Demand for office space and warehouse space is expected toriseas the employment picture brightens, but that won't happen inanymeasurable degree until next year, according to NAR chiefeconomistLawrence Yun.

"Because of the lingering impact from the deep recession overthe pasttwo years, vacancy rates will trend higher and manycommercialproperty owners will need to make rent concessions," hesaid.Commercial vacancy rates are expected to remain high inoffice,industrial and retail, according to NAR's latest CommercialRealEstate Outlook. The one bright spot, not surprisingly, ismultifamily.Vacancy rates in the office sector are forecast to risefrom 16.3% inthe fourth quarter of 2009 to 17.6% in the fourthquarter of thisyear; the longer term outlook is for vacancies toaverage 17.4% in2011. In 57 markets tracked, net absorption ofoffice space is expected tobe a negative 27.3 million square feetin 2010.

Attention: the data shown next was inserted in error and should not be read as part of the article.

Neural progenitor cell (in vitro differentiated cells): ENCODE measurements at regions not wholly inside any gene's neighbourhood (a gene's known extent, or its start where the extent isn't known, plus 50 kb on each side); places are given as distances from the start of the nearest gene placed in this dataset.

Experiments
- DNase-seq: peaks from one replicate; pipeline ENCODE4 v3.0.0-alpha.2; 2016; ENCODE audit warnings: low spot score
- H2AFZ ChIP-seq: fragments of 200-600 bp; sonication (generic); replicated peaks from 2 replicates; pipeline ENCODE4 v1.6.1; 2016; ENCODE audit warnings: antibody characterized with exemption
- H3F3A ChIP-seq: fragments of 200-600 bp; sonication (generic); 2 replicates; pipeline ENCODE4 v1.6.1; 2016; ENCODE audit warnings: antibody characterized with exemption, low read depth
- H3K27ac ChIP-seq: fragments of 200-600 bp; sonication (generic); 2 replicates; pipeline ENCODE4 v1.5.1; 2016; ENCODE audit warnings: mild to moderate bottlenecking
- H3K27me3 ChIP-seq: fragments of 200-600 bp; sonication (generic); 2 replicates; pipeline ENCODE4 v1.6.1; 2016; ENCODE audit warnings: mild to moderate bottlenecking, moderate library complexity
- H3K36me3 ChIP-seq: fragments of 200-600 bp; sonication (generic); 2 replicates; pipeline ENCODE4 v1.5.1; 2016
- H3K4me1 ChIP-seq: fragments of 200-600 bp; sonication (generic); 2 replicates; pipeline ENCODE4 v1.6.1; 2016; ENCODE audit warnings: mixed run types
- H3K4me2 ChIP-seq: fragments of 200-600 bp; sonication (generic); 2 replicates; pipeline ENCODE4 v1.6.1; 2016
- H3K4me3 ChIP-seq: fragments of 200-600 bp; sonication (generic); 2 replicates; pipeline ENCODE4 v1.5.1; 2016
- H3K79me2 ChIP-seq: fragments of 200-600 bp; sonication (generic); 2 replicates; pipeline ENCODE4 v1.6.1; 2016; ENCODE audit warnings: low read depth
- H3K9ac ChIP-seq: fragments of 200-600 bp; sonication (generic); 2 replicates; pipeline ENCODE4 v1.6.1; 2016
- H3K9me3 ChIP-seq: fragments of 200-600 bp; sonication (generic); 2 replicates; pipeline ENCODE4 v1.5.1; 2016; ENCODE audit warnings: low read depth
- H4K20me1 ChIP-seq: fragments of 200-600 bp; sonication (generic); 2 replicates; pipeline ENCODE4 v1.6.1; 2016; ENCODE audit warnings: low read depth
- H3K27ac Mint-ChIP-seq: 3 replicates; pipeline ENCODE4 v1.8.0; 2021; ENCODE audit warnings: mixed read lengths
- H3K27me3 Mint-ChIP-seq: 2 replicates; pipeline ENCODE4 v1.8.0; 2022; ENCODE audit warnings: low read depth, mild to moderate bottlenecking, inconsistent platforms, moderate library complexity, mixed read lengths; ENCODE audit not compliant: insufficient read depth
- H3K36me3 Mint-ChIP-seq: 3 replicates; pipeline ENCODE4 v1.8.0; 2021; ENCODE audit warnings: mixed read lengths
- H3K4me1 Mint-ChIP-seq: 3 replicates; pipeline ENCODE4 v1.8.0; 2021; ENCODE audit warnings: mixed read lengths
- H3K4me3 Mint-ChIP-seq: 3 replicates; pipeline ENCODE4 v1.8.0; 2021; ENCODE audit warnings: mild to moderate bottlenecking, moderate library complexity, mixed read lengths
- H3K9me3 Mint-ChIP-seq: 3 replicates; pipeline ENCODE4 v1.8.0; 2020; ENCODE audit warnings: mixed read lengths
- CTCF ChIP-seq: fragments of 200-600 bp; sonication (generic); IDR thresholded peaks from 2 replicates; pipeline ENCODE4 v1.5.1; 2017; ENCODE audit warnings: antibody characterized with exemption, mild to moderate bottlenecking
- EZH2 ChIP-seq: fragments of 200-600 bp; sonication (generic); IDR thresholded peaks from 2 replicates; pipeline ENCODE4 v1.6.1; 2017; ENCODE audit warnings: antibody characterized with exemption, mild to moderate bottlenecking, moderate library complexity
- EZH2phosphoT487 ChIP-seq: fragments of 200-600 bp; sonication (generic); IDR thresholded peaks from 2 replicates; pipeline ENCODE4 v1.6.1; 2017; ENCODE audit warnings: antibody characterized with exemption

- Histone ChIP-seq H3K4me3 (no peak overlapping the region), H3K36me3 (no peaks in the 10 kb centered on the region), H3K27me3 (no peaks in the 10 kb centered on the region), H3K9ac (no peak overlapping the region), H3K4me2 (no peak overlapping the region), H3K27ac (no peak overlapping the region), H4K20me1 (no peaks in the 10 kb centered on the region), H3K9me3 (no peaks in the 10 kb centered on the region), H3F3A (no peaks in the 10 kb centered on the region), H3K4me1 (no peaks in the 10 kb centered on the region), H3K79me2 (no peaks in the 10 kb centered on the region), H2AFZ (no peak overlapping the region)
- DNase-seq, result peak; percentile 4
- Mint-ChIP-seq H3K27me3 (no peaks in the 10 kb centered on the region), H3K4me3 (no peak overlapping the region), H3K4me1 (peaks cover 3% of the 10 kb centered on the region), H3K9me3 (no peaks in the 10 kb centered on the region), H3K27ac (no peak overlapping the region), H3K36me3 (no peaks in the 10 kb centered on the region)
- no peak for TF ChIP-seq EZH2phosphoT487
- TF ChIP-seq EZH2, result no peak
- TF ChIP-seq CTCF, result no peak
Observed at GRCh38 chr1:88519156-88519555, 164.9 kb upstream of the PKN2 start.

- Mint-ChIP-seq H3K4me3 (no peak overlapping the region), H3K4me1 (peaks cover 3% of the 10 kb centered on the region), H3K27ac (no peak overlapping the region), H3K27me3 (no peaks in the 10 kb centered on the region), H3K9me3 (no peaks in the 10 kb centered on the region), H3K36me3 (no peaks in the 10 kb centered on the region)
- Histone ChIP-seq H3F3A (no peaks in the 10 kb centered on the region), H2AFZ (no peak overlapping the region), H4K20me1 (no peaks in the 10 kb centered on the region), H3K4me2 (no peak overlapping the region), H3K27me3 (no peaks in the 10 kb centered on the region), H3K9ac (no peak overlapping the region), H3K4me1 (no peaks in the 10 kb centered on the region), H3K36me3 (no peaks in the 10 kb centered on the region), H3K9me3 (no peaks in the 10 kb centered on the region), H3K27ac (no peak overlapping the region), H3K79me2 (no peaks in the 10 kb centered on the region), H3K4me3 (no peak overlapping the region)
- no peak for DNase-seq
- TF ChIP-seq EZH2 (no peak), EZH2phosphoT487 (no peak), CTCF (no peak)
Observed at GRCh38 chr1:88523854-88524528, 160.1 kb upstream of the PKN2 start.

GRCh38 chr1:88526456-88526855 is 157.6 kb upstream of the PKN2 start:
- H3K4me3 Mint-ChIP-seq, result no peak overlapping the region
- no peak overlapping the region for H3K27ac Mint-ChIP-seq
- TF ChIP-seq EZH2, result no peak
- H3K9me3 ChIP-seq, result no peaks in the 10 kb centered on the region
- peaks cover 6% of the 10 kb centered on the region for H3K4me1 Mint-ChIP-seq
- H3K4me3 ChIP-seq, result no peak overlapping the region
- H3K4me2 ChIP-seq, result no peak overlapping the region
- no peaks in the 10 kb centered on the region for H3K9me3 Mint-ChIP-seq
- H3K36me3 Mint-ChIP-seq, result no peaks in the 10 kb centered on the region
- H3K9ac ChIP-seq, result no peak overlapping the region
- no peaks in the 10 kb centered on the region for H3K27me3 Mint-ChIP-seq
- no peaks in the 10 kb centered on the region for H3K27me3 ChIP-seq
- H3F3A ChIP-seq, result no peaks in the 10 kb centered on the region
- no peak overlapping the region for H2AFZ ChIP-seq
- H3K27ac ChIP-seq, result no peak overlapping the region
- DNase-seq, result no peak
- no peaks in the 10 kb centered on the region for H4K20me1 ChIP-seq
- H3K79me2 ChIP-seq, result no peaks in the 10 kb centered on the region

Obsolescence is a factor in the industrial space as well, albeitnotto the extent that it is with office. Vacancy rates willprobably risefrom 13.9% in the fourth quarter of last year to 14.9%in the closingquarter of 2010, NAR says; next year they couldaverage 14.5% .Retail vacancy rates are expected to rise from 12.4%in the fourthquarter of 2009 to 12.7% in the same period of thisyear, and may holdat that level in 2011. Net absorption of retailspace in 53 tracked markets should be anegative 3.4 million squarefeet this year.

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Erika Morphy

Erika Morphy has been writing about commercial real estate at GlobeSt.com for more than ten years, covering the capital markets, the Mid-Atlantic region and national topics. She's a nerd so favorite examples of the former include accounting standards, Basel III and what Congress is brewing.